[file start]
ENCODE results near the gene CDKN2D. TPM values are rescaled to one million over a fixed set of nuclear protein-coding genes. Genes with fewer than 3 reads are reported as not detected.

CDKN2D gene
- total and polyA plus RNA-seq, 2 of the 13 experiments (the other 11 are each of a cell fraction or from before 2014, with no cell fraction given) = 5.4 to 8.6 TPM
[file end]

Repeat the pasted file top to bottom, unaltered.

ENCODE results near the gene CDKN2D. TPM values are rescaled to one million over a fixed set of nuclear protein-coding genes. Genes with fewer than 3 reads are reported as not detected.

CDKN2D gene
- total and polyA plus RNA-seq, 2 of the 13 experiments (the other 11 are each of a cell fraction or from before 2014, with no cell fraction given) = 5.4 to 8.6 TPM